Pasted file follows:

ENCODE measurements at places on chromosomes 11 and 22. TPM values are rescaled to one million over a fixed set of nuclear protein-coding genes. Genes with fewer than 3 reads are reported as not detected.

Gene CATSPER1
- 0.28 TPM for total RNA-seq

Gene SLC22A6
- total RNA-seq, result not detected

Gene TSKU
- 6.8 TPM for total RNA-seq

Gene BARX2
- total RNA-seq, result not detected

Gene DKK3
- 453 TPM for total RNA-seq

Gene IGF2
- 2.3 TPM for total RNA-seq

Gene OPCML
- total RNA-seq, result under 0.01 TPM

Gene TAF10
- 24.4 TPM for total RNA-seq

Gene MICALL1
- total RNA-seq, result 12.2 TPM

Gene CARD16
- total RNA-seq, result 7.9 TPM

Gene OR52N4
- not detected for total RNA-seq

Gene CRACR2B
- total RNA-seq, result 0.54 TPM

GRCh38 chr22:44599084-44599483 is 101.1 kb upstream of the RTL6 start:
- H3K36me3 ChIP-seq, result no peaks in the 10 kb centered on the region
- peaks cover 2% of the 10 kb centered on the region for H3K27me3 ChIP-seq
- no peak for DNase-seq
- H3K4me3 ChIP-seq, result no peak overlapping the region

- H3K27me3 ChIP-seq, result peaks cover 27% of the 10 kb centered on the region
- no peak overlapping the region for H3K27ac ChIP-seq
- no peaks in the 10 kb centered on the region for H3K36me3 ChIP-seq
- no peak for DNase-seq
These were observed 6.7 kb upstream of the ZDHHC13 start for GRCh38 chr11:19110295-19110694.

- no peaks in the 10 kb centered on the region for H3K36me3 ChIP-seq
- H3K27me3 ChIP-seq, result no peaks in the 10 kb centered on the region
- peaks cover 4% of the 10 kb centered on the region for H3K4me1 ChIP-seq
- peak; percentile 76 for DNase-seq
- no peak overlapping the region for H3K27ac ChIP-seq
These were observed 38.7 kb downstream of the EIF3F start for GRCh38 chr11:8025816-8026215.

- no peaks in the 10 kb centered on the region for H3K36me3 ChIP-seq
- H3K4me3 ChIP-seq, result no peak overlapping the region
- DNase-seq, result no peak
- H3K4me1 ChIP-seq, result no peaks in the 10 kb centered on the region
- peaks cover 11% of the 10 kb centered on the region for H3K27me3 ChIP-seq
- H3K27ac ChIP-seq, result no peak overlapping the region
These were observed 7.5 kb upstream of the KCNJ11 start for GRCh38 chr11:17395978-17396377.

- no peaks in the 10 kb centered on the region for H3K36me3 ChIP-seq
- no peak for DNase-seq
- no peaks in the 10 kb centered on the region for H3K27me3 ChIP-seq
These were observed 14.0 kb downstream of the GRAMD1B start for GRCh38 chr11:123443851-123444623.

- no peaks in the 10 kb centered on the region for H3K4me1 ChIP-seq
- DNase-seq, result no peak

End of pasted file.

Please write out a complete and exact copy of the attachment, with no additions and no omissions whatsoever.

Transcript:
ENCODE measurements at places on chromosomes 11 and 22. TPM values are rescaled to one million over a fixed set of nuclear protein-coding genes. Genes with fewer than 3 reads are reported as not detected.

Gene CATSPER1
- 0.28 TPM for total RNA-seq

Gene SLC22A6
- total RNA-seq, result not detected

Gene TSKU
- 6.8 TPM for total RNA-seq

Gene BARX2
- total RNA-seq, result not detected

Gene DKK3
- 453 TPM for total RNA-seq

Gene IGF2
- 2.3 TPM for total RNA-seq

Gene OPCML
- total RNA-seq, result under 0.01 TPM

Gene TAF10
- 24.4 TPM for total RNA-seq

Gene MICALL1
- total RNA-seq, result 12.2 TPM

Gene CARD16
- total RNA-seq, result 7.9 TPM

Gene OR52N4
- not detected for total RNA-seq

Gene CRACR2B
- total RNA-seq, result 0.54 TPM

GRCh38 chr22:44599084-44599483 is 101.1 kb upstream of the RTL6 start:
- H3K36me3 ChIP-seq, result no peaks in the 10 kb centered on the region
- peaks cover 2% of the 10 kb centered on the region for H3K27me3 ChIP-seq
- no peak for DNase-seq
- H3K4me3 ChIP-seq, result no peak overlapping the region

- H3K27me3 ChIP-seq, result peaks cover 27% of the 10 kb centered on the region
- no peak overlapping the region for H3K27ac ChIP-seq
- no peaks in the 10 kb centered on the region for H3K36me3 ChIP-seq
- no peak for DNase-seq
These were observed 6.7 kb upstream of the ZDHHC13 start for GRCh38 chr11:19110295-19110694.

- no peaks in the 10 kb centered on the region for H3K36me3 ChIP-seq
- H3K27me3 ChIP-seq, result no peaks in the 10 kb centered on the region
- peaks cover 4% of the 10 kb centered on the region for H3K4me1 ChIP-seq
- peak; percentile 76 for DNase-seq
- no peak overlapping the region for H3K27ac ChIP-seq
These were observed 38.7 kb downstream of the EIF3F start for GRCh38 chr11:8025816-8026215.

- no peaks in the 10 kb centered on the region for H3K36me3 ChIP-seq
- H3K4me3 ChIP-seq, result no peak overlapping the region
- DNase-seq, result no peak
- H3K4me1 ChIP-seq, result no peaks in the 10 kb centered on the region
- peaks cover 11% of the 10 kb centered on the region for H3K27me3 ChIP-seq
- H3K27ac ChIP-seq, result no peak overlapping the region
These were observed 7.5 kb upstream of the KCNJ11 start for GRCh38 chr11:17395978-17396377.

- no peaks in the 10 kb centered on the region for H3K36me3 ChIP-seq
- no peak for DNase-seq
- no peaks in the 10 kb centered on the region for H3K27me3 ChIP-seq
These were observed 14.0 kb downstream of the GRAMD1B start for GRCh38 chr11:123443851-123444623.

- no peaks in the 10 kb centered on the region for H3K4me1 ChIP-seq
- DNase-seq, result no peak